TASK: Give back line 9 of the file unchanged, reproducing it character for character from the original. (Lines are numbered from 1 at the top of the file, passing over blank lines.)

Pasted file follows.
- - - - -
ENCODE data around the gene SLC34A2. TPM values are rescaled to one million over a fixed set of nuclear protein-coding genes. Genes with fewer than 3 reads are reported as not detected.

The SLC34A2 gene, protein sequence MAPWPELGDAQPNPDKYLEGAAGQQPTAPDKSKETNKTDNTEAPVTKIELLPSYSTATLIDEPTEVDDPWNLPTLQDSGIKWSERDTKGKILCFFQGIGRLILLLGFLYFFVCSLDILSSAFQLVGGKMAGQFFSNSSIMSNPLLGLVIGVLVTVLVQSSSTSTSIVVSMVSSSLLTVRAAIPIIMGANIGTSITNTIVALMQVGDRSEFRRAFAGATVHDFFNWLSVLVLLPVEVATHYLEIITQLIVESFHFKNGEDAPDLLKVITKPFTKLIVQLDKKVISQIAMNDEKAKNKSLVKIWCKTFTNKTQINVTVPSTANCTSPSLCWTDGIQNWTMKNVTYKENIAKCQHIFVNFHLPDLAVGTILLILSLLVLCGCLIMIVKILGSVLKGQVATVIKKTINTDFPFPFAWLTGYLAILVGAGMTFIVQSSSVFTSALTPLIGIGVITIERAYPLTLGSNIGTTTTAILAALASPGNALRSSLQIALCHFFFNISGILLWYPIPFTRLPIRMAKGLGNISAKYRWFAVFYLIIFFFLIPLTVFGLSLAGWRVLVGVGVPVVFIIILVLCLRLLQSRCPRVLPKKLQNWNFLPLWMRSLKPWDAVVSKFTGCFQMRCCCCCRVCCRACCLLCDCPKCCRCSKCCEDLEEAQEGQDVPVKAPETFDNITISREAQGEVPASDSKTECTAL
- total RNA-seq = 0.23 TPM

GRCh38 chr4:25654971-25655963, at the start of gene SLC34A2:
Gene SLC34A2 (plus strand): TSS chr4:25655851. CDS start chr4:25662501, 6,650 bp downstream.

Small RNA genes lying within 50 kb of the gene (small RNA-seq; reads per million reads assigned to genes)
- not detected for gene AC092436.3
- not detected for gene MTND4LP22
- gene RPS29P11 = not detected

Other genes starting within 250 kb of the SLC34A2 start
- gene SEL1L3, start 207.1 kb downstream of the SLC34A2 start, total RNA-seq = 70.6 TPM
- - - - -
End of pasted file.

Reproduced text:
- gene RPS29P11 = not detected